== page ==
Facial recognition Password Limited to certain compartments? What about the sitter and houseguests (especially the hungry kind) System vulnerability management Smart Refrigerator (5) Design presentation on November 12 Present a 10 15 minute report on the design of the user interface for the tasks assigned to your team Team P: Adding to contents

Team Q: Systems failure management, access control Team R: Interior layout management, content visualization Team S: Communication, shopping list Team T: Exterior dispenser design and control, recipe suggestions What Do Users Want Systems that: 1. Are powerful, meaning fast and efficient 2. Have proper functionality 3. Minimize the possibility for (tragic) errors 4. Allow easy recovery from misdirected actions

5. Are easily learned and easily relearned 6. Fit a cognitive model based on past experience 7. Are easy to maintain, including setup 8. Are flexible 9. Stimulate creative problem solving 10. Are personally satisfying System Size Smart phone Tablet Laptop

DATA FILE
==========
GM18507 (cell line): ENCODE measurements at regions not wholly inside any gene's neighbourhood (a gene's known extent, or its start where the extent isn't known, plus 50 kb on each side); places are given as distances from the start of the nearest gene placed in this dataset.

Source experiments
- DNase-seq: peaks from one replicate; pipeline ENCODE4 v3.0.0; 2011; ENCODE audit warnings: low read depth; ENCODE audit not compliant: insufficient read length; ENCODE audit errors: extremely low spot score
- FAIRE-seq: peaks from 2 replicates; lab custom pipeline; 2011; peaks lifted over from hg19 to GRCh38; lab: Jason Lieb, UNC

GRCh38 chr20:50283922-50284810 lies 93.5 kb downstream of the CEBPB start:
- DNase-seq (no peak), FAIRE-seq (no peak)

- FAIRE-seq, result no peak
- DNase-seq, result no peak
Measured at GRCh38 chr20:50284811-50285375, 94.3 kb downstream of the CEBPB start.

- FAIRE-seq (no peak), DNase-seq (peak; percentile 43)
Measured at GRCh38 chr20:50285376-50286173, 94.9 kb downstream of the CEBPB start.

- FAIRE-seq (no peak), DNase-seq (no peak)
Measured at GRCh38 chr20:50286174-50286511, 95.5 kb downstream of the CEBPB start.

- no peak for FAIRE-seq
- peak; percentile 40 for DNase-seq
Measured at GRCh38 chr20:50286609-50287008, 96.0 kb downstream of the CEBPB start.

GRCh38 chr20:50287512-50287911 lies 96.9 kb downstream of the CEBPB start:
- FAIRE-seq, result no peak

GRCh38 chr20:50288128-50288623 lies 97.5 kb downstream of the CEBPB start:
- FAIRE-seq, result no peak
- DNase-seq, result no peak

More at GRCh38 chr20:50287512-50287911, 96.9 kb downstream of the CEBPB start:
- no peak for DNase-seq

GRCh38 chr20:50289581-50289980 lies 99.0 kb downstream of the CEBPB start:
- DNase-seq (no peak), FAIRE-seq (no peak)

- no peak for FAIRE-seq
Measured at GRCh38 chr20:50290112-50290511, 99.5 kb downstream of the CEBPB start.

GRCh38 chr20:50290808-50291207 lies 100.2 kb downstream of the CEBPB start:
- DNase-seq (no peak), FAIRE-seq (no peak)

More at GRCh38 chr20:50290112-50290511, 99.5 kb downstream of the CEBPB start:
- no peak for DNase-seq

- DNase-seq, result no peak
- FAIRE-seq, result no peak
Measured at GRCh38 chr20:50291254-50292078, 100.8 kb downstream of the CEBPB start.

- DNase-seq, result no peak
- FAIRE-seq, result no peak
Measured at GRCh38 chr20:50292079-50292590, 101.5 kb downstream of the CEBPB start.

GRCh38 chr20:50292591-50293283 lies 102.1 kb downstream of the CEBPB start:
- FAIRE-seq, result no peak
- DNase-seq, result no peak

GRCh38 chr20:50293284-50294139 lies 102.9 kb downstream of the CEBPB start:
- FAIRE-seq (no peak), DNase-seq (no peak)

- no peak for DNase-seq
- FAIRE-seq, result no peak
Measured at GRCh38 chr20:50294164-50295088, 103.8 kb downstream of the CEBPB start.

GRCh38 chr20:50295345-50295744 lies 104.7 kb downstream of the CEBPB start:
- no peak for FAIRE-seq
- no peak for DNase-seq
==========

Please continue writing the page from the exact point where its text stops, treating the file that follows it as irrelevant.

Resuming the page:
System Use Record on the slip of paper Which system sizes you used today What information you provided to each of the system sizes as you used them How that information was provided Whether the system guided you as you provided the information System Input As distinguished from system control.

Mechanisms: Pointing device: mouse, track ball/pad, Action device: swipe Information input device: keyboard, sensor Information from history system System Input Content Text strings Includes numbers Special formats

Sensor values Numerical Binary (on / off) Web-Based Interfaces Small devices Web forms Interface evaluation Web Form Design

A user interface nightmare Overarching questions What is the user community? How tolerant, or sophisticated, are the users? How will community members view their user experience (UX)? Web Form Design (2) Technical questions What should the Tab key do? What should the Enter button do? Should some fields be partitioned into subfields, e.g. City and State in

two different text boxes? How should variations of data from outside the US be handled? What is the role of autofill? How should autofill be controlled? Corralled? Web Form Design (3) Should the form use automatic advancing for fixed length subfield entry? For example, 610-519-6000 Pluses: fewer keystrokes, Minuses: error correction, users mental model

Web Form Design (4) Field types Name Address Fixed length numeric Telephone number Credit card number ZIP + 4 Date